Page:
Northern blend
Northern Blend (Performance Seed) seeded July, 2014. Picture taken July, 2015. Seed mixture includes: ‘Blue Angel’ Kentucky bluegrass (9.71%), ‘Kenblue’ Kentucky bluegrass (9.64%), ‘Ginger’ Kentucky bluegrass (9.51%), ‘Stallion’ perennial ryegrass (33.68%), ‘Boreal’ strong creeping red fescue (23.87%), and ‘Gulf’ annual ryegrass (9.69%). Cost = $2.39/lb of seed.
Midwest mixture
Midwest Mix (The Scotts Company) seeded July, 2014. Picture taken July, 2015. Seed mixture includes: ‘Jump Start’ Kentucky bluegrass (9.48%), ‘Right’ Kentucky bluegrass (7.71%), ‘Midnight II” Kentucky bluegrass (3.0%), ‘Wendy Jean’ strong creeping red fescue (8.5%), ‘Treazure II’ Chewing’s fescue (4.87%), ‘Silver Dollar’ perennial ryegrass (7.55%), and ‘Defender’ perennial ryegrass (6.83%). Also includes 50% Super Absorbent Coating. Cost = $10.39/lb of seed.
Sun and Shade
Sun and Shade (Barenburg) seeded July, 2014. Picture taken July, 2015. Seed mixture includes: ‘Baron’ Kentucky bluegrass (13.8%), ‘Barderby’ Kentucky bluegrass (4.59%), ‘Bargita’ perennial ryegrass (19.85%), ‘Barlennium’ perennial ryegrass (14.52%), ‘Tam 90′ annual ryegrass (14.74%), ‘Frazer’ Chewing’s fescue (9.73%), ‘Predator’ hard fescue (7.46%), and ‘Contender’ strong creeping red fescue. Also includes 7.5% Water Saver Seed Coating. Cost = $3.72/lb of seed.
The mixtures above would be consider standard lawn mixtures for Minnesota.  You will notice that two of the mixtures have annual ryegrass included.  Ideally I suggest to choose mixtures without annual ryegrass because it will compete with other grasses during establishment and it will not persist for longer than one year.  However, the inclusion of a small percentage of annual ryegrass in a seed mixture will not cause long lasting issues in lawns.
Dense Shade Mixtures
In a perfect world there would be consistency among species that are included in shade grass mixtures, but this is not the case.  Many companies will label mixtures as shade tolerant, but the species included do not reflect our knowledge of which grasses are better adapted for the shade.  There are no criteria for what can and can’t be labeled as a shade mixture, so this is very much a buyer beware situation.  Below are three examples of shade or dense shade mixtures.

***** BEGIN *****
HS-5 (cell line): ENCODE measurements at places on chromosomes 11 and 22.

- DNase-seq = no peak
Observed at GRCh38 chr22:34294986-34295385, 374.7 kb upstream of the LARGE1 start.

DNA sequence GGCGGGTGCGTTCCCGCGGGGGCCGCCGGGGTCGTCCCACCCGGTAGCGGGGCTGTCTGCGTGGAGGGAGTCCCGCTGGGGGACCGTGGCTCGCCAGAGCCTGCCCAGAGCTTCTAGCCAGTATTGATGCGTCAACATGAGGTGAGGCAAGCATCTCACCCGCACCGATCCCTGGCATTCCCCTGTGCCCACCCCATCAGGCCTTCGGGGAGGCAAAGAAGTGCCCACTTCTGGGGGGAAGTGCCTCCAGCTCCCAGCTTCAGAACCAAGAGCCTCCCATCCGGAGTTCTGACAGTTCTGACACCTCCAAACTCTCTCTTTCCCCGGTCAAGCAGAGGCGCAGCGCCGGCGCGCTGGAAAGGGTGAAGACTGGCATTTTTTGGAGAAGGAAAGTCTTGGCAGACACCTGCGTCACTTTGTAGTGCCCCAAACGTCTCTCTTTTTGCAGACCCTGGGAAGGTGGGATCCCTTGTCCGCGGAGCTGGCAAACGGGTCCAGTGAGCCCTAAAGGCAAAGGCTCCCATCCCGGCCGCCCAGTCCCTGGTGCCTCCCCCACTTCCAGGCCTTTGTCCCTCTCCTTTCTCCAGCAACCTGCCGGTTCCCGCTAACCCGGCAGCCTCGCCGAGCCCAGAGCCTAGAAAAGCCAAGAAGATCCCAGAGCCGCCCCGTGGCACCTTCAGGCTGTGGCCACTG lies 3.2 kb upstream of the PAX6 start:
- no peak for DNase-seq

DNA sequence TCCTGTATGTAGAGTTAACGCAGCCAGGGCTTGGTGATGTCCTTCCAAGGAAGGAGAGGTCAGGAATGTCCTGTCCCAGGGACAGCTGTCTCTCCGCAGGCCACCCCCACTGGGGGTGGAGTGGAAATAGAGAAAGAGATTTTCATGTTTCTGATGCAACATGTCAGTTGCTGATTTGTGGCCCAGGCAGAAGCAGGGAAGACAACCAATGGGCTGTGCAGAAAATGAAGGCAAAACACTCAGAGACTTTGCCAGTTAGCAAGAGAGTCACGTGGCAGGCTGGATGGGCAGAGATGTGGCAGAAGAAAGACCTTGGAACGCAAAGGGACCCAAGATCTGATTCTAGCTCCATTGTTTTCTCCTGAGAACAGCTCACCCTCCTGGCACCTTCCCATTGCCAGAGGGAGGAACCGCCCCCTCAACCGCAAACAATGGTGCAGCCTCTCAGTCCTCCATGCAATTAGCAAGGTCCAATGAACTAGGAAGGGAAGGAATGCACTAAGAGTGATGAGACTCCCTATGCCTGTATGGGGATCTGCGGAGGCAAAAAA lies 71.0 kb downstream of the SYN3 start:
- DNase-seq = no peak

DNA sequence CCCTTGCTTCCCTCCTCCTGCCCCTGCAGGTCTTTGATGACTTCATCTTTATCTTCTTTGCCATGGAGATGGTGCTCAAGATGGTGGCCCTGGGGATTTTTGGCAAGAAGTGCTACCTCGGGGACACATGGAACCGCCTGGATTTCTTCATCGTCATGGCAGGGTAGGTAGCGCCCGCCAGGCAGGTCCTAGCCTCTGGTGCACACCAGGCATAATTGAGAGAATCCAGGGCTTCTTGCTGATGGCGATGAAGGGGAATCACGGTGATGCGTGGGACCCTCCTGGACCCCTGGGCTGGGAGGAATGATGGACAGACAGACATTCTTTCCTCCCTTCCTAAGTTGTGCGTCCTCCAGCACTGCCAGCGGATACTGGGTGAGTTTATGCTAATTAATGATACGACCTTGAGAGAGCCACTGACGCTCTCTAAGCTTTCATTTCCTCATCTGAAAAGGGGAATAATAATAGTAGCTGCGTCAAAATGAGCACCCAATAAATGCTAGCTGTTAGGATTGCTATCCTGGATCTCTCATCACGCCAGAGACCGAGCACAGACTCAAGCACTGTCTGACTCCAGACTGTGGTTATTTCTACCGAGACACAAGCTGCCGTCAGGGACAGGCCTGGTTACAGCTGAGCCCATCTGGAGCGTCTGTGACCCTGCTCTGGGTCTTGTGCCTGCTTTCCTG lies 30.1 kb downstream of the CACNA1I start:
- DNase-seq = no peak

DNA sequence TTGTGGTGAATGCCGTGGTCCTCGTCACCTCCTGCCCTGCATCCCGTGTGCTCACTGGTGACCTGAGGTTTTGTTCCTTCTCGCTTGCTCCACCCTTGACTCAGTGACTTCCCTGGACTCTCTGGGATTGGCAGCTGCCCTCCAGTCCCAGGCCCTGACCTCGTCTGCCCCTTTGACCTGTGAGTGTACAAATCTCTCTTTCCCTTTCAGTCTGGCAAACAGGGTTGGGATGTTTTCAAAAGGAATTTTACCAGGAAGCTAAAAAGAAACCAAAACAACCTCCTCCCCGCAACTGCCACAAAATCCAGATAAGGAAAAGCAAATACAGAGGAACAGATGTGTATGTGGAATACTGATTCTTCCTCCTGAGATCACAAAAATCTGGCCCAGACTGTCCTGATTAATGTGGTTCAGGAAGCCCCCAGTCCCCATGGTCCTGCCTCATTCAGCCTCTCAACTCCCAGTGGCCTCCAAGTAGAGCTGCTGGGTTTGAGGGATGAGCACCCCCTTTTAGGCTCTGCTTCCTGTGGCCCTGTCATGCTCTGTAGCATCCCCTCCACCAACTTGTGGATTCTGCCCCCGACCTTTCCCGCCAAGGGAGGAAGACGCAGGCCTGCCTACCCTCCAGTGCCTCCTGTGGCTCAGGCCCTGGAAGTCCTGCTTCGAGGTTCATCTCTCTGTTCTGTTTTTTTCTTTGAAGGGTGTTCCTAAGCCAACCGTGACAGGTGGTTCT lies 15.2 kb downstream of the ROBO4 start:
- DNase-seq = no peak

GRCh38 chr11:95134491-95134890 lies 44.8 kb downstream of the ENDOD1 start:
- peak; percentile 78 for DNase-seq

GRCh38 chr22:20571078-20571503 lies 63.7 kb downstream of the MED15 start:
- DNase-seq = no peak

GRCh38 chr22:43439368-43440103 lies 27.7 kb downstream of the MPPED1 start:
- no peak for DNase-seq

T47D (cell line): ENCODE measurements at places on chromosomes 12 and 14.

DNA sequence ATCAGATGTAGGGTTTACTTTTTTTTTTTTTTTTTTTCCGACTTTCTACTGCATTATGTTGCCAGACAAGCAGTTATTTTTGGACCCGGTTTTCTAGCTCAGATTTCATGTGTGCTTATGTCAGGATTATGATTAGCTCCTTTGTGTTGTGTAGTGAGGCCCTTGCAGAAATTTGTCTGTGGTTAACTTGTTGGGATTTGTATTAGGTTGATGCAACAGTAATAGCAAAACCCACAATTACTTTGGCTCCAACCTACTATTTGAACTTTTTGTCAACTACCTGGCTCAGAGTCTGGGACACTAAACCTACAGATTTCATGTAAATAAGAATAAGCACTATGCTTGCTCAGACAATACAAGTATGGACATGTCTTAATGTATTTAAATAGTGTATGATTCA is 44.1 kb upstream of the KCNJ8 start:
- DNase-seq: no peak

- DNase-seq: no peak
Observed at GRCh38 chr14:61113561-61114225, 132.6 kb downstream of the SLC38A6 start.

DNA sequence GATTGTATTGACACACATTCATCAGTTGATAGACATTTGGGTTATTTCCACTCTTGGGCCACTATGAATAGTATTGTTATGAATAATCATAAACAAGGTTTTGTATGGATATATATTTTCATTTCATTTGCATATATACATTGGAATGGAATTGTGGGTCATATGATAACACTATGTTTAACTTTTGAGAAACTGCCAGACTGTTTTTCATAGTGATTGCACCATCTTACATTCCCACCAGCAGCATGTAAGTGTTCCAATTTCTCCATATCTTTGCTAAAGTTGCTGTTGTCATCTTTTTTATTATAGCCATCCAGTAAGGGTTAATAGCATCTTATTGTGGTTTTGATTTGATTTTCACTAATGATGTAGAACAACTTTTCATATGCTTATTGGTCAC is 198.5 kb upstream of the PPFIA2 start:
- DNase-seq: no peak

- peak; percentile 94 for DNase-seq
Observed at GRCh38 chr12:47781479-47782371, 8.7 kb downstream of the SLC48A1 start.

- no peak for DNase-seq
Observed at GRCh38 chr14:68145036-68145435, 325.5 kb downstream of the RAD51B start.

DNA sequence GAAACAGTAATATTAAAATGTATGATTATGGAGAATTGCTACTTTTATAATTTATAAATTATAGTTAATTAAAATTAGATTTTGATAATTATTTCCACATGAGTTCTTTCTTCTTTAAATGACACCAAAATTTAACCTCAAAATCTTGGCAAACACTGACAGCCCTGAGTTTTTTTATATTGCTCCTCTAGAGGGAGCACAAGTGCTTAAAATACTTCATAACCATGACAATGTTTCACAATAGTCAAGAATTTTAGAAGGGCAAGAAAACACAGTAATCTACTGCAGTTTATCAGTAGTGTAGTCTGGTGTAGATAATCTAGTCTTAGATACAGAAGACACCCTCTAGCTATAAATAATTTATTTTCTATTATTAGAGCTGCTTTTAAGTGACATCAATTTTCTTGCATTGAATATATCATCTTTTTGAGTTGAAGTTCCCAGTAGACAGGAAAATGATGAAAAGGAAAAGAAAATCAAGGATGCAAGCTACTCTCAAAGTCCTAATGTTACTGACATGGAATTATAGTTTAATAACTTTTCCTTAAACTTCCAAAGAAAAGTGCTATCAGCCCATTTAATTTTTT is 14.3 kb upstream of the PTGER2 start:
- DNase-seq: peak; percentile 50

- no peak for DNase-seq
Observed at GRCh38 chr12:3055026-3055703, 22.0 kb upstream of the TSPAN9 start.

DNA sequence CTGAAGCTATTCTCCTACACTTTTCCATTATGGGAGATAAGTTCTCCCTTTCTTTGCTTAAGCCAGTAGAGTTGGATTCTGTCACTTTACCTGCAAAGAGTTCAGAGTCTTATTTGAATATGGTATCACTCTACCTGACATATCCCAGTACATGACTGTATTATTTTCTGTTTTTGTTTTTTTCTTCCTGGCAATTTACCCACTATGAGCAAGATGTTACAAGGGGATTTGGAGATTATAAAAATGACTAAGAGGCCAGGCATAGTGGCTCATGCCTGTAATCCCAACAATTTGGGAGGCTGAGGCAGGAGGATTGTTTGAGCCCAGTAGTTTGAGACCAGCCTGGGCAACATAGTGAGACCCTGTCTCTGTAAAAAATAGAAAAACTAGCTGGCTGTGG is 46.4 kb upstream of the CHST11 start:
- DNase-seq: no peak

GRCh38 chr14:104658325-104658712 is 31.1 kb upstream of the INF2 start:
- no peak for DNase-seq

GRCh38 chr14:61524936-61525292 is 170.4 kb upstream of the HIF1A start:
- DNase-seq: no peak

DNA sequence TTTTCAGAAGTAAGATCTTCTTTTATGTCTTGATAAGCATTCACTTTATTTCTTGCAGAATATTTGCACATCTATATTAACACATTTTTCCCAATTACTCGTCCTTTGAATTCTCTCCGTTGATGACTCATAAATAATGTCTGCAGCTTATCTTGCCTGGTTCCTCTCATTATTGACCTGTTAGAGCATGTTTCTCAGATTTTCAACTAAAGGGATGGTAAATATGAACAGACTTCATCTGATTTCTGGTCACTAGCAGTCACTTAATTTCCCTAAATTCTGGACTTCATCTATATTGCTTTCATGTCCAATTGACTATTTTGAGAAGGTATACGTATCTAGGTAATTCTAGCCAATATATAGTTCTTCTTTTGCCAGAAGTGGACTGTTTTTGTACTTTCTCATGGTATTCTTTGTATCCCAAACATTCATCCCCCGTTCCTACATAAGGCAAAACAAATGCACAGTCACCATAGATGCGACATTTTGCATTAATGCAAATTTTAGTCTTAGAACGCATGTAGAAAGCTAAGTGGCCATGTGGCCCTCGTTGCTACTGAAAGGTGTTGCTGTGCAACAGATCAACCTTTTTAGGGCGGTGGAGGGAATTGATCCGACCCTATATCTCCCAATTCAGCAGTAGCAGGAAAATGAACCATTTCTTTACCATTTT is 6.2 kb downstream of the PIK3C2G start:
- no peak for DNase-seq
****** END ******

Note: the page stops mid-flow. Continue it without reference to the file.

Dense shade
Dense Shade (Pennington Seed) seeded July, 2014. Picture taken July, 2015. Seed mixture includes: ‘Rebel Xtreme’ tall fescue (37.0%), ‘Penn RK4′ tall fescue (37.0%), ‘Razor’ strong creeping red fescue (12.0%), ‘Survivor’ Chewing’s fescue (12.0%). Cost = $5.55/lb of seed.
Shade grass
Shade Grass (Performance Seed) seeded July, 2014. Picture taken July, 2015. Seed mixture includes: V.N.S annual ryegrass (47.82%), V.N.S perennial ryegrass (28.68%), V.N.S creeping red fescue (19.25%). V.N.S means variety not stated. Cost = $2.42/lb of seed.
ultra dense shade
Ultra Dense Shade Mix (JRK Seed) seeded July, 2014. Picture taken July, 2015. Seed mixture includes: ‘Epic’ strong creeping red fescue (19.68%), ‘Boreal’ strong creeping red fescue (19.57%), ‘Culumbra II’ Chewing’s fescue (19.53%), ‘Reliant IV’ hard fescue (9.82%), ‘Laser’ poa trivialis (19.85%), ‘Double Time’ perennial ryegrass (9.84%). Cost = $8.12/lb of seed.
The Dense Shade mixture from Pennington Seed includes tall fescues (coarse type) and fine fescues; these species are well adapted to shaded environments and ultimately this mixture should have good performance.  Keep in mind that tall fescue is a coarse textured bunch-type grass and it can be unsightly when seeded into existing fine textured grasses, but if you’re looking for nice green color and healthy grass in the shade, this mixture will meet your needs.  The Shade Grass mixture from Performance Seed has almost 50% annual ryegrass and 30% perennial ryegrass, which are not shade tolerant grasses.  Finally, the Ultra Dense Shade Mix from JRK Seed has four different fine fescues, which are shade adapted, and almost 20%Poa trivialis (rough bluegrass) and 10% perennial ryegrass. This mixture will grow well in the shade, but in full sun situations the Poa trivialis will become stressed and brown out in the summer (as seen in the picture).  I often caution homeowners about using mixtures with Poa trivialis because it can escape and establish into full sun areas, eventually forming distinct patches that resemble disease.  This mixture should only be used in dense shaded situations where other grasses will not grow.